Dr. Robinson is a DMV native and is trained in infectious disease epidemiology. She has conducted extensive HIV/AIDS research for over a decade. Prior to her joining OIDP, she began her federal career when she joined the United States Peace Corps as a Community Health and Malaria Prevention volunteer in Togo, West Africa. After returning to the US, Dr. Robinson worked at the Health Resources and Services Administration (HRSA) in the HIV/AIDS Bureau (HAB) on global infectious disease surveillance supporting the President’s Emergency Plan for AIDS Relief (PEPFAR) initiative. Following her time at HRSA, Dr. Robinson joined the Centers for Disease Control and Prevention (CDC) where she conducted and maintained data analytics for a Nursing and Midwifery initiative on behalf of PEPFAR for 13 African countries. After her time at CDC, Dr. Robinson joined the CDC Foundation on the Teens Linked to Care pilot program with the CDC’s Division of Adolescent and School Health which focused on substance use and sexual risk among youth in rural populations.

Dr. Robinson recently completed her Doctorate of Public Health degree as a Goldseeker Scholar at Morgan State University’s School of Community Health and Policy. Her dissertation was entitled “A Qualitative Exploration of Preexposure Prophylaxis Among Black Women Attending a Historically Black College and University in the Northeastern United States”. Dr. Robinson completed her doctoral fellowship training at Johns Hopkins School of Medicine Pre-Doctoral Clinical Research Training Program. Dr. Robinson received her Masters of Public Health with a concentration in global health, infectious diseases, and a certificate in socio-contextual determinants of health from Emory University’s Rollins School of Public Health and her Bachelors of Arts in psychology and public health from Spelman College.

Day 2:

Keynote Speaker:

Kristin Carman, MA, PhD, Director of Public and Patient Engagement, PCORI

Kristin L. Carman, PhD, is the Director of Public and Patient Engagement at the Patient-Centered Outcomes Research Institute (PCORI). In this position, she is responsible for leading and directing PCORI’s overall efforts to see that patients and other health care stakeholders are fully involved in and guide all aspects of PCORI’s work. She leads the science of engagement at PCORI, including developing the practice and evidence on engagement through intramural efforts and external funding.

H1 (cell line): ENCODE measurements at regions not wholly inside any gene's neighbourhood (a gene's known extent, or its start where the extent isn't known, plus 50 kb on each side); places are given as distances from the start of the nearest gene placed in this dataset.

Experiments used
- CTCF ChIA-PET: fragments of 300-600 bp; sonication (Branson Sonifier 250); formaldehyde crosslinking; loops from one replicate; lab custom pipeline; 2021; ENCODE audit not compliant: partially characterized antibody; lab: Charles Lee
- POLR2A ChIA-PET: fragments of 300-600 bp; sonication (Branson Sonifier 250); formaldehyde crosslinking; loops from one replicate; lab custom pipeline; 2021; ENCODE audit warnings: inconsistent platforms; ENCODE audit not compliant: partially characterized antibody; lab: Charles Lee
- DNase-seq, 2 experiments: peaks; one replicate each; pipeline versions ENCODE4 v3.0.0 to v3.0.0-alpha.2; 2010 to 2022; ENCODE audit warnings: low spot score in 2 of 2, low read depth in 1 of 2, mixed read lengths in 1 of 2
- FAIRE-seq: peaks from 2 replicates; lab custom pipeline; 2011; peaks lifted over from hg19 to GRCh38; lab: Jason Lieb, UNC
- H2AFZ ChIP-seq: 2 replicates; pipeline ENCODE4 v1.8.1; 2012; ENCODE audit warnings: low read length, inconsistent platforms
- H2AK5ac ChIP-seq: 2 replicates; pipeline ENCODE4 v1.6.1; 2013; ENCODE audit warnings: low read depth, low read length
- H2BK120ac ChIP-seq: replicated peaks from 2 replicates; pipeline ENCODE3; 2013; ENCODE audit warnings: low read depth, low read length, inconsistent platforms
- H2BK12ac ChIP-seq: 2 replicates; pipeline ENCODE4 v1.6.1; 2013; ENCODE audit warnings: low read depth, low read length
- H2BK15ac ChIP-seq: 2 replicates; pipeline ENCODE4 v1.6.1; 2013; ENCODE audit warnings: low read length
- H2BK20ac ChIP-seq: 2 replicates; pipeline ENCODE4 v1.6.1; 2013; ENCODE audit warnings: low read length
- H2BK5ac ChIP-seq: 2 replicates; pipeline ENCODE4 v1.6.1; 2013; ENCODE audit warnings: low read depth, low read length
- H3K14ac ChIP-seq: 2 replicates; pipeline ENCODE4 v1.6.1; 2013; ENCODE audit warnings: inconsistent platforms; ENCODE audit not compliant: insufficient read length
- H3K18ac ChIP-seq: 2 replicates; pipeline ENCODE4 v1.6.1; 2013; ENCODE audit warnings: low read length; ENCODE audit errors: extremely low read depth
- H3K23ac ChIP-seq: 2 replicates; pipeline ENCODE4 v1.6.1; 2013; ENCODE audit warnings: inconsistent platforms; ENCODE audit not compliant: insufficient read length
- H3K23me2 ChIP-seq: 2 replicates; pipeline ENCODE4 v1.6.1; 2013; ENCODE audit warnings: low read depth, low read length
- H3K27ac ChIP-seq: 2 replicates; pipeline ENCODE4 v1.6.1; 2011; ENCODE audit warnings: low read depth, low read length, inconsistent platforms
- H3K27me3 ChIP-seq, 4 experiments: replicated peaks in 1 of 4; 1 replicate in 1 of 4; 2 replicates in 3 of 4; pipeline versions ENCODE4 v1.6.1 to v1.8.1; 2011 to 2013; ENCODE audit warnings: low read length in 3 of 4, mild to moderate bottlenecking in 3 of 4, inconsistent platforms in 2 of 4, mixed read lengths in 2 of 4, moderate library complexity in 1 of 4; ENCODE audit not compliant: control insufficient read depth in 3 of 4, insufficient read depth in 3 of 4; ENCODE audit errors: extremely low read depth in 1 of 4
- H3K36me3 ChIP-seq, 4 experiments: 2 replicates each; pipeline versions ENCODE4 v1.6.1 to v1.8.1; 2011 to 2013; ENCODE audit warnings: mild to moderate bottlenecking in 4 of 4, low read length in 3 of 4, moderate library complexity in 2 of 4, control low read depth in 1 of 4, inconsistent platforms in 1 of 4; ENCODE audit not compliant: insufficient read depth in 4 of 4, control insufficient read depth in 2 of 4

Dr. Carman previously was at the American Institutes for Research, where she served as Vice President and Director of the Center for Patient and Consumer Engagement, and Director of the Health Policy and Research Group, a team of more than 100 health services research professionals. In that role, she helped conduct research on issues of public importance in health care quality, access, and financing; comparative effectiveness; patient and family engagement; health systems improvement; public deliberation; and health-related communications.

She led groundbreaking engagement projects funded by the Agency for Healthcare Research and Quality (AHRQ), and numerous foundations including the California HealthCare Foundation, Moore Foundation, and Robert Wood Johnson.

Dr. Carman has spearheaded engagement research projects including a randomized clinical trial on deliberative methods, development of an influential framework on engagement in health care, and the development and translation of complex scientific information and concepts for the public and patients. She has published extensively, speaks frequently to a variety of audiences, and has worked closely with many health care stakeholders throughout her career. She also previously served as an inaugural member of PCORI’s Advisory Panel on Patient Engagement.

Session: Global Health Equity and Patient Engagement

Nicholas Brooke, Executive Director, The Synergist

Nicholas Brooke is the Founder and Executive Director of The Synergist, an incubator and managing organization of multistakeholder platforms that brings key players together with the express aim of solving significant societal problems, including Patient Engagement, through collective action. The Synergist also helps individual organizations to build capacity and capability to better engage with key stakeholders in partnerships across the public-private spectrum. Under Nicholas’ leadership, The Synergist acts as a backbone, providing vision, strategy, stakeholder alignment and execution on multiple international, multi-stakeholder programs.